Having been slightly vaccine-obsessed for more than two years now, it can be very difficult for me to comprehend why so many parents haven’t bothered to research the subject more thoroughly (if at all) and how some, after research, can … Continue reading →
Telling children the truth about sex isn’t giving permission for them to have it — and this is the most important part — because when the right time comes, nobody has the right to deny them permission for sex but themselves.
And that’s the thing I try to keep in mind when I say things like, “We don’t touch our vulvas at the table.” Sex is something that ONLY happens when both people WANT it to happen. And that means that the only people in the entire world with any kind of say over whether or not my daughters have sex is them.
I don’t get to tell my daughters they have to have sex, but I also don’t get to tell them they can’t. They’re in charge. Your body, your decision.
I never want to be responsible for setting the precedent that another person gets to tell them what to do with their bodies, and especially with their sexuality. I don’t want to be the gateway for a manipulative, potentially abusive boyfriend.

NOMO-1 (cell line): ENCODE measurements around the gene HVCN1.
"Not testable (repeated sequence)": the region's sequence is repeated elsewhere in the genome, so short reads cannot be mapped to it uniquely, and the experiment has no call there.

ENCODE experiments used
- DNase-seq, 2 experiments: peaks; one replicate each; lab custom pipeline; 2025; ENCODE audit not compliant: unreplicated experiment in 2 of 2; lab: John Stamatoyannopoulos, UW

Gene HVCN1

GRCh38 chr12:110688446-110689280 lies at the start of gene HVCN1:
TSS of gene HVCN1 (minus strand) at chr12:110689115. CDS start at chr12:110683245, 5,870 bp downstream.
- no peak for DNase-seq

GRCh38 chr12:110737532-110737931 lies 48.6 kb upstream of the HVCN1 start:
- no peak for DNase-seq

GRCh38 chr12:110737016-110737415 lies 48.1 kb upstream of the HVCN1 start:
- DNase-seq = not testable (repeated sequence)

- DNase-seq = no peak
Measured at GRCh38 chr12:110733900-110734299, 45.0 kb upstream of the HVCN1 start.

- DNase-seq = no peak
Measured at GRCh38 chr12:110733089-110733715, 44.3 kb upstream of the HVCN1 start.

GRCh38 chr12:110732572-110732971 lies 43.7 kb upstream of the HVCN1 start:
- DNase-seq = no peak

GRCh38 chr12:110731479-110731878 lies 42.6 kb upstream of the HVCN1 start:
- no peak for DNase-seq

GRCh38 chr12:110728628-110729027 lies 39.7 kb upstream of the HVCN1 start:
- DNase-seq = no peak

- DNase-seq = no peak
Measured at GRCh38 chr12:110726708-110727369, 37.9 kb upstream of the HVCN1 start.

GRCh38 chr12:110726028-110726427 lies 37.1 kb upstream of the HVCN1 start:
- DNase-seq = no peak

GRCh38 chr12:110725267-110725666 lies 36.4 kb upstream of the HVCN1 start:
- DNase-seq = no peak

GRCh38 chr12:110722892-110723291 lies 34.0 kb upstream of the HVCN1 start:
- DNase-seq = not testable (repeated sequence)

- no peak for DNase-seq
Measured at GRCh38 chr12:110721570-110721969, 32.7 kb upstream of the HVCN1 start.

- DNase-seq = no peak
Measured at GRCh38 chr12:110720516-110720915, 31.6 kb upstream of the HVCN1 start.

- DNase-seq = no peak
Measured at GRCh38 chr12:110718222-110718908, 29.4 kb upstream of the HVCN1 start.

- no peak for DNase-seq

So I teach boundaries. Appropriate places. Hygiene. I teach my children that nobody is allowed to touch their bodies without permission. When we get in tickle fights and they say, “Stop!” I stop.
And when we talk about pregnant friends, we talk about uteruses and sperm and eggs.
And most of the time, it’s not uncomfortable. Most of the time, I’m verifying information and the conversation lasts 15 seconds.
What’s Lost as Handwriting Fades
Does handwriting matter?
Not very much, according to many educators. The Common Core standards, which have been adopted in most states, call for teaching legible writing, but only in kindergarten and first grade. After that, the emphasis quickly shifts to proficiency on the keyboard.
But psychologists and neuroscientists say it is far too soon to declare handwriting a relic of the past. New evidence suggests that the links between handwriting and broader educational development run deep.
Children not only learn to read more quickly when they first learn to write by hand, but they also remain better able to generate ideas and retain information. In other words, it’s not just what we write that matters — but how.
The all-around smart guy defends the science of modifying food.
he doesn’t defend the science he doesn’t understand the science. how can a scientist not know the difference between selective breeding and gmo?
unless he’s shilling when he talks about chilling!